Article
No Condemnation Do We Dread

The word “condemn” is an interesting word. The dictionary offers a couple of definitions. It can mean to “express complete disapproval of, typically in public; censure.” It can also mean “to sentence someone to a particular punishment, especially death.” Or to “officially declare something or someone as unfit for use.”

After her accusers left, Jesus asked the woman caught in adultery in John 8 “Woman, where are they? Has no one condemned you?” With her accusers gone, she rightly realizes there is only one left who can rightfully censure her for her sin. But in an act of grace, Jesus declares “Neither do I condemn you. Go, and from now on, sin no more.”

In writing to the church in Rome, the apostle Paul doesn’t need anyone to express their disapproval of him and his sin. He is his own judge and jury. “Wretched man that I am!” he declares. “Who will deliver me from this body of death?” Verdict: Guilty. Sentence? Condemned.

Except…

Because of Jesus’ death as his sin substitute, Paul can declare “there is therefore now no condemnation for those who are in Christ Jesus. For the law of the Spirit, alive in Christ Jesus, has set you free from the law of sin and death” (Romans 8:1-2). Verdict overturned on appeal.

That doesn’t mean that other people, or the devil himself, the “accuser of the brethren” won’t bring fresh charges against you. And it doesn’t mean the charges won’t be valid. After all, sin is still a part of your daily life.

To be “in Christ Jesus” is to be free from the threat of condemnation. Let that sink in for a minute. Free.

That doesn’t mean that other people, or the devil himself, the “accuser of the brethren” won’t bring fresh charges against you. And it doesn’t mean the charges won’t be valid. After all, sin is still a part of your daily life. Each of us sins regularly “in thought, word or deed, by what we have done and by what we have left undone.”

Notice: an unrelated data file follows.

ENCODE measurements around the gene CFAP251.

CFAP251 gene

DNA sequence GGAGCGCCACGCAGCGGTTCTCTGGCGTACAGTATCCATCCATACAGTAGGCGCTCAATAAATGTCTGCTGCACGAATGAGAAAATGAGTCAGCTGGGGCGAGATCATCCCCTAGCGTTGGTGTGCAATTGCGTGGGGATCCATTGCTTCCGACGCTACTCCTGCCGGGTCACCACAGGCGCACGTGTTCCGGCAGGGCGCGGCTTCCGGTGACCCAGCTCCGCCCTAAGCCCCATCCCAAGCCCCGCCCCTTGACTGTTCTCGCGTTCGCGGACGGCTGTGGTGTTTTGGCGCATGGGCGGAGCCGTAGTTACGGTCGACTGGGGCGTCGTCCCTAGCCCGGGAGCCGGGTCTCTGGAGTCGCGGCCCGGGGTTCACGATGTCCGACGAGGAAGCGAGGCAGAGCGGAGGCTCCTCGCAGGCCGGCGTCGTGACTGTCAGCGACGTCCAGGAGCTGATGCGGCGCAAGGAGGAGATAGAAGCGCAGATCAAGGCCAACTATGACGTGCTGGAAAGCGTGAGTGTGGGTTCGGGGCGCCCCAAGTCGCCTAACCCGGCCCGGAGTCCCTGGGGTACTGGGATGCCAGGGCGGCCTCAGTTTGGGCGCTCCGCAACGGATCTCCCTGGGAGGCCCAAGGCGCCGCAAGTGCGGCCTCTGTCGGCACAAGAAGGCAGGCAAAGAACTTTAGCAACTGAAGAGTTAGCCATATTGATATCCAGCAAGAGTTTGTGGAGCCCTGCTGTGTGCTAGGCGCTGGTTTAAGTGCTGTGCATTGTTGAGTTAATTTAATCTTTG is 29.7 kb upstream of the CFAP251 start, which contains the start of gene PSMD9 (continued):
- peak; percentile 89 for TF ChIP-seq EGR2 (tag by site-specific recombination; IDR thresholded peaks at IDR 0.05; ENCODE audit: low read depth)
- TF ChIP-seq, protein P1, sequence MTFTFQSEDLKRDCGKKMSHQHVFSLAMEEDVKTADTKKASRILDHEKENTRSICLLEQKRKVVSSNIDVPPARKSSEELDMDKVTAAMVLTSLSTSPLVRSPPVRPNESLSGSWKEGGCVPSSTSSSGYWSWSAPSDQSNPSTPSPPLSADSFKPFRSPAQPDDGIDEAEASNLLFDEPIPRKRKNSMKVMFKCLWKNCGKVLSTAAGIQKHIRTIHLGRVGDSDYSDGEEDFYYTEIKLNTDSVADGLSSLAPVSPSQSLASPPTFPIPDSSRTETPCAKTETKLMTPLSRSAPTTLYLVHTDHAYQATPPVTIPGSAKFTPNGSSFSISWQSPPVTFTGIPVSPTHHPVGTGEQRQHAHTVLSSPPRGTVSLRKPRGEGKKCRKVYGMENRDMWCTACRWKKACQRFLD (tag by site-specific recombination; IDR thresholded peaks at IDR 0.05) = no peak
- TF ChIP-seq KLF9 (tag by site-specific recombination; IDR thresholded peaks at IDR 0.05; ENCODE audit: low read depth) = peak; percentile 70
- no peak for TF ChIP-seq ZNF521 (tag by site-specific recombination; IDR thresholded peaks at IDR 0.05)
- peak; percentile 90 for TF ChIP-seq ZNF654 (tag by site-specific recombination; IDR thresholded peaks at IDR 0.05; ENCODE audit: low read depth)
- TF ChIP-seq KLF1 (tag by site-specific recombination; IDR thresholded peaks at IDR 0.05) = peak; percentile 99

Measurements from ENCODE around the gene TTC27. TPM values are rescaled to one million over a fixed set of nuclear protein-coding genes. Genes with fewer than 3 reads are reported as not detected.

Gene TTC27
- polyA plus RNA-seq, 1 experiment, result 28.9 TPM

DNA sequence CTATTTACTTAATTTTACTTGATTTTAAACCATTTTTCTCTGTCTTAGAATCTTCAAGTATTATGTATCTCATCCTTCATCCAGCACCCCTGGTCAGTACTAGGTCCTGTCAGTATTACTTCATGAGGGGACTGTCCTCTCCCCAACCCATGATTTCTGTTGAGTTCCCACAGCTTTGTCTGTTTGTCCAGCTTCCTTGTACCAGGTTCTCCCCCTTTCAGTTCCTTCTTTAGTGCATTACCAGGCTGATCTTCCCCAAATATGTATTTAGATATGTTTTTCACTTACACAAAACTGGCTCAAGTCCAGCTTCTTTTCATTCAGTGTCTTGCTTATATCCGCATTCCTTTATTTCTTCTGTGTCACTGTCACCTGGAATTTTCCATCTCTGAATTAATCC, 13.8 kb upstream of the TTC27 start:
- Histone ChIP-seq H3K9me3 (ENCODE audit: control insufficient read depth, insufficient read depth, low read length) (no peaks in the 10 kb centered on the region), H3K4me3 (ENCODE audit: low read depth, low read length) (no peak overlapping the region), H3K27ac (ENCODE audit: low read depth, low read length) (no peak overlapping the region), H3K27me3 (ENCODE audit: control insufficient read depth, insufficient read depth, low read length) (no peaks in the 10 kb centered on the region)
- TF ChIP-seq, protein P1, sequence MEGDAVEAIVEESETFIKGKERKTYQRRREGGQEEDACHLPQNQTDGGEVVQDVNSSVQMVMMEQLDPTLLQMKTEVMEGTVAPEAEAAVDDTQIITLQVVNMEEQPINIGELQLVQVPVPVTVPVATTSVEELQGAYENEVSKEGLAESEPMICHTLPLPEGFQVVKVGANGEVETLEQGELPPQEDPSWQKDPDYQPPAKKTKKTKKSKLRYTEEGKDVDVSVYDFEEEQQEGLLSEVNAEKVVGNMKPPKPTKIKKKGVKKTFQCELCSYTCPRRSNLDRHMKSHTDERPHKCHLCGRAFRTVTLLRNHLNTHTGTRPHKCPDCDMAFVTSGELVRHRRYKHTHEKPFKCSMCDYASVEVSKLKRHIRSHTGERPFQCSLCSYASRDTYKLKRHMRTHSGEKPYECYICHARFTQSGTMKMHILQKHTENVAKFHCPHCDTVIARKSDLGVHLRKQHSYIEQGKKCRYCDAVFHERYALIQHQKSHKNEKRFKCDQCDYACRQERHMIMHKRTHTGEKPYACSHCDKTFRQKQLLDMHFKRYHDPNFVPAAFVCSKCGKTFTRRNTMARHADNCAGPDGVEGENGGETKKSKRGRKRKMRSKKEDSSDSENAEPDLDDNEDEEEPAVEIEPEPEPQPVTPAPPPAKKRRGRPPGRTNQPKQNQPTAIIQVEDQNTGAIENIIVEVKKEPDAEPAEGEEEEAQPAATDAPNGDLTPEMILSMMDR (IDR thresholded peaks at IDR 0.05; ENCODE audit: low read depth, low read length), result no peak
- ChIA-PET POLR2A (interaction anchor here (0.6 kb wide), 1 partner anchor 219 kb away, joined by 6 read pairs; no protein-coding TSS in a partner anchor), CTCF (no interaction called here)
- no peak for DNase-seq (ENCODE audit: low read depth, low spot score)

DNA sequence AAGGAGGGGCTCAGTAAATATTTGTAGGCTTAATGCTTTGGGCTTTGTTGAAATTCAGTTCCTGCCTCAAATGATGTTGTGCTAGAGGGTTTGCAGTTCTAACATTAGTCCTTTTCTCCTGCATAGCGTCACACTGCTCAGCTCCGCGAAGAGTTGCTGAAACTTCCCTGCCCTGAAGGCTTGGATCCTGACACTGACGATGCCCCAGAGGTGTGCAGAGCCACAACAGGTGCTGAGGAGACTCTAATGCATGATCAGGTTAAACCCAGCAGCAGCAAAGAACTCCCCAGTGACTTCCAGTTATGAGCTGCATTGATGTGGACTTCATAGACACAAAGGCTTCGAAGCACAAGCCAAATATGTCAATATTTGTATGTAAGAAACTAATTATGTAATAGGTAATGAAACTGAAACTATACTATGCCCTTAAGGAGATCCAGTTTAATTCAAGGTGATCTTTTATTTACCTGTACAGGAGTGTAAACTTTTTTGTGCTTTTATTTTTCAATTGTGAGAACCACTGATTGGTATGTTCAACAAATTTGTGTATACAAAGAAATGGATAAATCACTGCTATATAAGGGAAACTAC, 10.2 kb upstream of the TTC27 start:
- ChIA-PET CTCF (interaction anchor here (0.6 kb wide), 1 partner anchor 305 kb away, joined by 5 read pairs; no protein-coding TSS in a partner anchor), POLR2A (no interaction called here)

But as Paul makes clear in Romans 8, the charges won’t stick, even though you’re guilty. “Who shall bring any charge against God’s elect?” he asks in Romans 8. The answer? It doesn’t matter who brings the charges. “It is God who justifies” (Romans 8:33).

Paul then asks “Who is to condemn?”

Like the woman caught in adultery, there is no one who has standing to bring judgment. The only one who has the right to condemn is busy doing something else. “Christ Jesus is the one who died—more than that, who was raised—who is at the right hand of God, who indeed is interceding for us” (Romans 8:34).

Did you get that? Again, take a minute with this idea. The Lord Jesus, the only one qualified to declare you guilty and pronounce judgment instead declares that you belong to Him. Instead of condemning, He is interceding for you.

The Lord Jesus, the only one qualified to declare you guilty and pronounce judgment instead declares that you belong to Him. Instead of condemning, He is interceding for you.

This is why the hymn writer declares:

Before the throne of God above. I have a strong and perfect plea. A great High Priest, whose name is Love. Who ever lives and pleads for me. My name is graven on His hands. My name is written on His heart. I know that while in heaven He stands. No tongue can bid me thence depart.

When Satan tempts me to despair. And tells me of the guilt within. Upward I look, and see Him there. Who made an end to all my sin. Because the sinless Savior died. My sinful soul is counted free. For God the just is satisfied. To look on Him and pardon me.

The next time Satan—or anyone—tries to “express complete disapproval” or wants to “officially declare you as unfit for use,” remember that the only Person who really matters has already declared “no condemnation.” He is interceding for you.






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